The BBC has been asked to put more gay presenters on children's TV shows to "familiarise" youngsters with different sexualities from an early age.
A study commissioned by the broadcaster said lesbian, gay and bisexual (LGB) people are still "relatively invisible" across the media, the Daily Mail reported.
It said it was important to help validate the feelings of gay children by "incorporating representation within programming for children who are going through their formative years".
Demonstrating positive experiences and outcomes will stop LGB children feeling isolated, particularly in rural areas, the study said.
The report drew on audience surveys and nine "LGB experts", and concluded that all genres of programming should regularly feature "non-heterosexual people", with news and drama currently the biggest problem areas.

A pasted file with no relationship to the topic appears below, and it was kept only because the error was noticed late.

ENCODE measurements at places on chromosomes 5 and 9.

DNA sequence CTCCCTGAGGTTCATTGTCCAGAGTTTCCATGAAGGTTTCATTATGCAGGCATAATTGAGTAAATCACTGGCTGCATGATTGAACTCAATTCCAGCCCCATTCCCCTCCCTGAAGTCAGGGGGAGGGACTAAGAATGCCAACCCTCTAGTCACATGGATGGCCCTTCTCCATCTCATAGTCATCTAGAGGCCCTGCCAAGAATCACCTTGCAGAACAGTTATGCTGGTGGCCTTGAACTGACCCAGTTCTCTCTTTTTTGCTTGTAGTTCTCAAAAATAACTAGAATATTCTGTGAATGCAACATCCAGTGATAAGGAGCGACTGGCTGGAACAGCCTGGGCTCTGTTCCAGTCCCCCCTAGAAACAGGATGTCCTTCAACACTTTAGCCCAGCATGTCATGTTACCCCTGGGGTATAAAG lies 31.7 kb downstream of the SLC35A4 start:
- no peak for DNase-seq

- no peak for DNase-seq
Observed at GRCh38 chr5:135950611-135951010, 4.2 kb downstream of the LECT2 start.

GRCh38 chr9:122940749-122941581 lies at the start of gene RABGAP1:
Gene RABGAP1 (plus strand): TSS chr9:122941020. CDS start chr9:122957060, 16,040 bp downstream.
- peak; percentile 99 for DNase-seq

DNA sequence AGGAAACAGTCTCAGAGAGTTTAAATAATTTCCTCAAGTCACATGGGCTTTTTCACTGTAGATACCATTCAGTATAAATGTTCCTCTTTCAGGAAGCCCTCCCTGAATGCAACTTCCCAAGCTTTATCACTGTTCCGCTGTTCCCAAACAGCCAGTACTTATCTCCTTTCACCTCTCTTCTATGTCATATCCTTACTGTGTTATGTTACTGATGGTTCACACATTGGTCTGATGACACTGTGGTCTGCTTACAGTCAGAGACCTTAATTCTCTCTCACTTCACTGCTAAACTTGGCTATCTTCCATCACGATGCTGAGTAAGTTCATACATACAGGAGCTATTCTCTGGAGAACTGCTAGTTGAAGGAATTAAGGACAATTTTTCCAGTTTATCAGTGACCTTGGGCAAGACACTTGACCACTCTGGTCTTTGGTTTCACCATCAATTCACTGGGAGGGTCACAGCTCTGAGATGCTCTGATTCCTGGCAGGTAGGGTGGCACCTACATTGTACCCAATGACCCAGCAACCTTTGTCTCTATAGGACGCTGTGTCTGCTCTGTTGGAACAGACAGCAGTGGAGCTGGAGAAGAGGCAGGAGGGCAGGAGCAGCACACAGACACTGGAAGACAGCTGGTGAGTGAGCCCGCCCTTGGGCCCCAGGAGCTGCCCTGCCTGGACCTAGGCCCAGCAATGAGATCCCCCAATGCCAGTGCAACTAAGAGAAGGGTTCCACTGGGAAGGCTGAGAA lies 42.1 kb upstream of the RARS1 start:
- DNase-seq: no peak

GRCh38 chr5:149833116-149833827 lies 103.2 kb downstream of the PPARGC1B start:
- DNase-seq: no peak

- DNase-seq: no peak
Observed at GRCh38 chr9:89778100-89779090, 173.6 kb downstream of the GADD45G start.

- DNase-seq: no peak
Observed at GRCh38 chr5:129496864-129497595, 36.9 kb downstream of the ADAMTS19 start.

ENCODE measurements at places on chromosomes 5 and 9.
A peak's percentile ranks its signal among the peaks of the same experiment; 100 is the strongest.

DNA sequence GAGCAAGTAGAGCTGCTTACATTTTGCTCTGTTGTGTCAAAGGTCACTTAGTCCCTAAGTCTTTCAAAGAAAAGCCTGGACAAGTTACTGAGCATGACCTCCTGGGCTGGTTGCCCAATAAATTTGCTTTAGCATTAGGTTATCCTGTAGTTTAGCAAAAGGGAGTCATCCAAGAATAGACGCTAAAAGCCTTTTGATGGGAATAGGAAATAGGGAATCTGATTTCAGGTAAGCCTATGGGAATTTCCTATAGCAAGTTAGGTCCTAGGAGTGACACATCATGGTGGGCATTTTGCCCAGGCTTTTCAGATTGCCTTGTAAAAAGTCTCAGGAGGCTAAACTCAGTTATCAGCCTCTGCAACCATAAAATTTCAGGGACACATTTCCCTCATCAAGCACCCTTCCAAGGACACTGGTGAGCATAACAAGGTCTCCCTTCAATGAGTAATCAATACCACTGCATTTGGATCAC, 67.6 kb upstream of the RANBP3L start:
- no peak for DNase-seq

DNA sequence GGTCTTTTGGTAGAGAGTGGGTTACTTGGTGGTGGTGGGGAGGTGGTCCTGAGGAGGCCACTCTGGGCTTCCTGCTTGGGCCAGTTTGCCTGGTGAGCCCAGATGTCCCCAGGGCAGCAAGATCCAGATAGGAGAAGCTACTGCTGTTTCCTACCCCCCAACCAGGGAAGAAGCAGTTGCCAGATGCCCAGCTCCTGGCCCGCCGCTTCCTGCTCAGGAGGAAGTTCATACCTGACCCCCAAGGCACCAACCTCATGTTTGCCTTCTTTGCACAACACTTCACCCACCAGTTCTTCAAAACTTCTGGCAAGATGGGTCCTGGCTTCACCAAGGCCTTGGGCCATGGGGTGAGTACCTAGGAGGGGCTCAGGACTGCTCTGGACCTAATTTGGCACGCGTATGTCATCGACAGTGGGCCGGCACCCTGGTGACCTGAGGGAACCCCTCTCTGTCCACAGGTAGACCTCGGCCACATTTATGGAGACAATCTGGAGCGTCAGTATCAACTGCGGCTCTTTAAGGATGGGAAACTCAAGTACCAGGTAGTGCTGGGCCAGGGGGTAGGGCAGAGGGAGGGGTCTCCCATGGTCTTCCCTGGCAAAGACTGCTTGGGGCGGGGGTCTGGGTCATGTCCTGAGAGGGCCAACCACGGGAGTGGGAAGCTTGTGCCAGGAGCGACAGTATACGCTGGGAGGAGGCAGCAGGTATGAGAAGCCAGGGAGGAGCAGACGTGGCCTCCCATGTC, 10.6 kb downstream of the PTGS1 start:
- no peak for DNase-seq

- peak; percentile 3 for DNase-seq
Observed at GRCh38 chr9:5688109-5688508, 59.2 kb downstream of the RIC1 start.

Of BBC News, the study claimed that too much time was given to "homophobic" viewpoints.
Clare Luke of Solitaire Consulting, who produced the report, also recommended bolder storylines for dramas and soaps featuring gay characters, while documentaries were deemed to need more LGB presenters and portrayal of gay people in history.
As for comedy, the report concluded that the "biggest risk" was LGB people being the focus of a joke.
This was judged as only truly acceptable when the comedians themselves were gay.
The report drew on a survey of around 3,000 viewers, in which one in five heterosexual men said they thought there were too many LGB people on BBC television.
More than one in 10 people said there were uncomfortable with the portrayal of gay, lesbian and bisexual people in the broadcast media.